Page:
Using Nate Silver's Fivethirtyeight.com most recent forecast of the House elections, I've drawn up a spreadsheet showing how the latest forecasts could tip the state delegation counts.

Assuming the election goes according to the current estimates (which is unlikely, because things are bound to change at least a little in the next couple of weeks), we could see a switch to 29 Republican votes, 18 Democrats and three tied (Idaho again, Mississippi and New Hampshire).

If I were advising the Democrats on where to throw any extra cash lying around for this election, I'd pick the close contests in the following states:

Arizona, Colorado, Mississippi, Nevada, New Hampshire and West Virginia. I wouldn't spend too much, because the odds of a tie in the electoral college are very low. Also, there are too many seats in play to defend adequately, to some extend luck and local resilience is needed.

If you want the specific seats I'd defend, here they are: AZ8 and possibly AZ5; CO3; MS4 (to keep the tie); NV3; NH2 (to keep the tie); and WV1.


Fox News and God

A POLITICO/George Washington Unversity Battleground opinion poll highlights U.S. President Barack Obama's midterm election problems and offers some insights into just how different the U.S. electorate is to the rest of the Western world. Commentators have latched onto the figure that only 38% would welcome the President's re-election.

If the Republicans had a figure with the ability to communicate that Ronald Reagan had, I would suggest that a 1980 catastrophe was awaiting the Democrats in 2012. My gut feeling is that President Obama may decide not to run for a second term. His place in history is assured, he is likely to face an obstructive Congress, like Mikhail Gorbachev, he is likely to be considerably more popular abroad than at home and Pres Obama does not strike me as caring that much about the job. But I stress that this is my gut feeling at the moment, so it has little (more like no) predictive value.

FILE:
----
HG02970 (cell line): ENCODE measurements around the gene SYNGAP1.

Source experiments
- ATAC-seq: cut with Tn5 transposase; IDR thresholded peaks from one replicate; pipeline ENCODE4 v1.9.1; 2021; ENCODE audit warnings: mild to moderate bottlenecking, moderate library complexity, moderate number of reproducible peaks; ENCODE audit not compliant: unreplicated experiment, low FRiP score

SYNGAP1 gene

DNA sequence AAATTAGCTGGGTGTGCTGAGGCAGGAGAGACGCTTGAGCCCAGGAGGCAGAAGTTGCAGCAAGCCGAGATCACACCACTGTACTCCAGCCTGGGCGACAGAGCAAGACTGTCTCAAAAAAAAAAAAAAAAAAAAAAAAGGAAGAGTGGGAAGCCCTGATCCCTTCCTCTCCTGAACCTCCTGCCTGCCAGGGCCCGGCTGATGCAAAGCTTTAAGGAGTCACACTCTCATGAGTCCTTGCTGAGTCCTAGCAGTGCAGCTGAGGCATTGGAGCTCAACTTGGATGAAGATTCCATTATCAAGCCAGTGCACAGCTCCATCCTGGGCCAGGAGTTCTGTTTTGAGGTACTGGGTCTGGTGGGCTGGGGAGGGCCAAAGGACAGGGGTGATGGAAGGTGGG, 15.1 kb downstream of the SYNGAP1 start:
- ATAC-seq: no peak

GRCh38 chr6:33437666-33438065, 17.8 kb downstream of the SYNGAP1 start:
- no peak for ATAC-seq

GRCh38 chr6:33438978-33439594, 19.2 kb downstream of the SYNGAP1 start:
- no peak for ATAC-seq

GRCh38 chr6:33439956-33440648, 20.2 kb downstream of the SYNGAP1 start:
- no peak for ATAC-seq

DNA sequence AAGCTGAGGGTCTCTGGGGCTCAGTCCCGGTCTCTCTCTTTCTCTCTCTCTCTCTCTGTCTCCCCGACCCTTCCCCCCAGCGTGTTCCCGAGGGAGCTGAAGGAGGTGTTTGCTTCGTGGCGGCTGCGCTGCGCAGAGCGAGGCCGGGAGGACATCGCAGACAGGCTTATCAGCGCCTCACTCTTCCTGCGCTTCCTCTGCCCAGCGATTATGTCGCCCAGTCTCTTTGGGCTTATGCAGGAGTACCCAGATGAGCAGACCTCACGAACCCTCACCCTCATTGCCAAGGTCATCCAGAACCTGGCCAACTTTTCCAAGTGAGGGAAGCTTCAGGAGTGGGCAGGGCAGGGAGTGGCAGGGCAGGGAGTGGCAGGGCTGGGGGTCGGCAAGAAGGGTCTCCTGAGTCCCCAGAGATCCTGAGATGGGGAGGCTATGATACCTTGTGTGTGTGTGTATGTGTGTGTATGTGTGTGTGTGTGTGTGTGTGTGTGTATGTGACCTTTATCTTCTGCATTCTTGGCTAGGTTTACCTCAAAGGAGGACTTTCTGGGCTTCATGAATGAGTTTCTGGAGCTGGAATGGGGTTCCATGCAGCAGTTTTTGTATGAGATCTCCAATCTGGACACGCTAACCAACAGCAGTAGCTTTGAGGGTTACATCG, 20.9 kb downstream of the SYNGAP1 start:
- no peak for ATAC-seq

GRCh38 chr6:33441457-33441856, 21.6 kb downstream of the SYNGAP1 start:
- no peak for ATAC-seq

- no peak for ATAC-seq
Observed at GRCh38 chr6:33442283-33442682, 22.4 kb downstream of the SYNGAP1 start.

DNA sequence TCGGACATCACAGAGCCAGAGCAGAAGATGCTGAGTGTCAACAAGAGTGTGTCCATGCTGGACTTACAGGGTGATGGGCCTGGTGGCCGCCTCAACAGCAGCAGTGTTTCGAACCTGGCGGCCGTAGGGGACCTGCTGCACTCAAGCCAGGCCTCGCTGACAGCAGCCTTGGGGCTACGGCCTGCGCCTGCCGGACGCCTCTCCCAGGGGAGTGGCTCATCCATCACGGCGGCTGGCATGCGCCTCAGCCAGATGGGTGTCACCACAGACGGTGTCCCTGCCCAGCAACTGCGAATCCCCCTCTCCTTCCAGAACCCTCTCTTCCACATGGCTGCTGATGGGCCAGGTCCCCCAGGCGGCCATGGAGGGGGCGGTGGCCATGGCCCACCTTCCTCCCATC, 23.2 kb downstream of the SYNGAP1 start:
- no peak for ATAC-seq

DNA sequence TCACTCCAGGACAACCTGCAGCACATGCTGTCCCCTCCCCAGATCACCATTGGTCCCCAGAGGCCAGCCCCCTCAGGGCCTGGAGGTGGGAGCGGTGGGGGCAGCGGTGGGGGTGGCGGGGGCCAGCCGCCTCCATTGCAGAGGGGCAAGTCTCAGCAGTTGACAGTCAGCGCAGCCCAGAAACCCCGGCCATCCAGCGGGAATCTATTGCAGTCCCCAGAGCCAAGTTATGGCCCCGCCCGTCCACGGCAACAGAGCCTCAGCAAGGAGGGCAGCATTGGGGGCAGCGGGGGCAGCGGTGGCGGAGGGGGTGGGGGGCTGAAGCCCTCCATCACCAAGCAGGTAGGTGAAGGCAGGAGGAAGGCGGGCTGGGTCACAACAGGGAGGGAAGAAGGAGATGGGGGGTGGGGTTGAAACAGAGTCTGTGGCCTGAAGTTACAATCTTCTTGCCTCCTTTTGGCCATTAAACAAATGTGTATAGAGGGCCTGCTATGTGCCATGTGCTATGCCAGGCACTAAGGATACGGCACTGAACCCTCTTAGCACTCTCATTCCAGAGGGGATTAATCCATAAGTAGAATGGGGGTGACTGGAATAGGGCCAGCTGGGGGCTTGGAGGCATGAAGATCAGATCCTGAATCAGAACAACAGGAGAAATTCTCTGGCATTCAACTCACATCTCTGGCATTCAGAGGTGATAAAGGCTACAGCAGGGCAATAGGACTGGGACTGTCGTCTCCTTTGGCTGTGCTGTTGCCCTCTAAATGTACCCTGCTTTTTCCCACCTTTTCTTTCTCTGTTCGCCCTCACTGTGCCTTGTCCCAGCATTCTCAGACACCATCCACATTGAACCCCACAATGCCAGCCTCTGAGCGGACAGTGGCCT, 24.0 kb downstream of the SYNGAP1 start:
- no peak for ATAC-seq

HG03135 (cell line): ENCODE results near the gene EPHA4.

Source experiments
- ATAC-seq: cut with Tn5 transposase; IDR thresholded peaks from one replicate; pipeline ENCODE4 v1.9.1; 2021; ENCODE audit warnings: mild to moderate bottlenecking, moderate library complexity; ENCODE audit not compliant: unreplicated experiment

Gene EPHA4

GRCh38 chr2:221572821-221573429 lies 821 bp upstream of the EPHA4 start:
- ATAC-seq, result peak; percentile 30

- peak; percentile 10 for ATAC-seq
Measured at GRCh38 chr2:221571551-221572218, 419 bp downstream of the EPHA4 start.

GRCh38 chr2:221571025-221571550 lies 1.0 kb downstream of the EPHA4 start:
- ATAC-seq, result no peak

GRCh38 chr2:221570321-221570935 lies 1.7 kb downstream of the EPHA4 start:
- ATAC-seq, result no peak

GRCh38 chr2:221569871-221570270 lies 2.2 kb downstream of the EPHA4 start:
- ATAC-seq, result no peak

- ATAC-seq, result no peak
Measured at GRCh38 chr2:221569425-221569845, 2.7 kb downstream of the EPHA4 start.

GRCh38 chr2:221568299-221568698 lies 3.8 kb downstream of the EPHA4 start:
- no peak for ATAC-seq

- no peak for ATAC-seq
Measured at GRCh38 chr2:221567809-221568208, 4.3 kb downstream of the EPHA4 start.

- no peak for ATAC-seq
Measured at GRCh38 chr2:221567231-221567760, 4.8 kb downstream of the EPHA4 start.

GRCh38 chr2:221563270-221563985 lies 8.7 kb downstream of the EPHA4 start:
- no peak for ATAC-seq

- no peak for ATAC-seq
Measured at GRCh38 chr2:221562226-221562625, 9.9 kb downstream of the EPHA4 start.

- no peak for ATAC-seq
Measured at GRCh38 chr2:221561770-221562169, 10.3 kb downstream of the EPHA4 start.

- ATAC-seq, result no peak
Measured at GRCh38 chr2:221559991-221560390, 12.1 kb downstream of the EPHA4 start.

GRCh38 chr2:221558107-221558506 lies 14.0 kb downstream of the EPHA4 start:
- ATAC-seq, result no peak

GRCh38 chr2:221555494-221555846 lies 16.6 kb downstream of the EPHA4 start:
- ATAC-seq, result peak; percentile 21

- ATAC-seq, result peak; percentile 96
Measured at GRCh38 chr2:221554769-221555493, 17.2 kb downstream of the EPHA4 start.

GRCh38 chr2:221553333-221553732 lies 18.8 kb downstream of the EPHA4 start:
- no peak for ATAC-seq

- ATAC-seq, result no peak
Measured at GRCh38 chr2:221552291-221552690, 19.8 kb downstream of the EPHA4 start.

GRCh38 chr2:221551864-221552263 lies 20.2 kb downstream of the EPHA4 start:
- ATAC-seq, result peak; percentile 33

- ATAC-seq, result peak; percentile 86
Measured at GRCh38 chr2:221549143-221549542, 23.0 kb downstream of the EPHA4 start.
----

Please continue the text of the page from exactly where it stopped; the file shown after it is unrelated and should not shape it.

What I was more interested in were the matchups between President Obama and for Vice-Presidential candidate Sarah Palin, which show a 51%-42% split, with other figures suggesting that, like Hillary Clinton, Mrs Palin could be better at mobilizing opponents than supporters. This far ahead of November 2012, 42% is not a bad place to be, but the former Alaska Governor will do well to retain her position as a credible candidate after three years without holding any political office.

The more significant figures in my mind were those concerning media and God.

Rupert Murdoch's niche market: 42% of Americans

Page 8 of the survey carries the following question:
Now, thinking one more time about the elections this fall. I am going to read you several types of media that people use to get news and information. For each one, please tell me if yes, you do use this source or no, you do not use this source to get news about the elections this fall. Here is first one…

The results are only surprising for people who refuse to accept the decline of the mainstream media.

Cable TV news channels like CNN, FOX News, or MSNBC or their websites: Yes 81%, No 19%.
National broadcast TV news channels like ABC, NBC, or CBS or their websites: Yes 71%, No 29%
Local TV news or their websites: Yes 73%, No 26%, Don't Know or No Response 1%
Newspapers or newspaper websites: Yes 72%, No 28%
Other websites or blogs: Yes 39%, No 61%
Conversations with friends and family: Yes 79%, No 21%
Radio programming: Yes 58%, No 41%
Political advertisements: Yes 37%, No 62%, Don't Know or No Response 1%

It gets more interesting...

When those people who said cable (more than four out of every five responses) were asked which channel, the breakdown was as follows:

Mainly CNN.........................................................30%
Mainly Fox News.................................................42%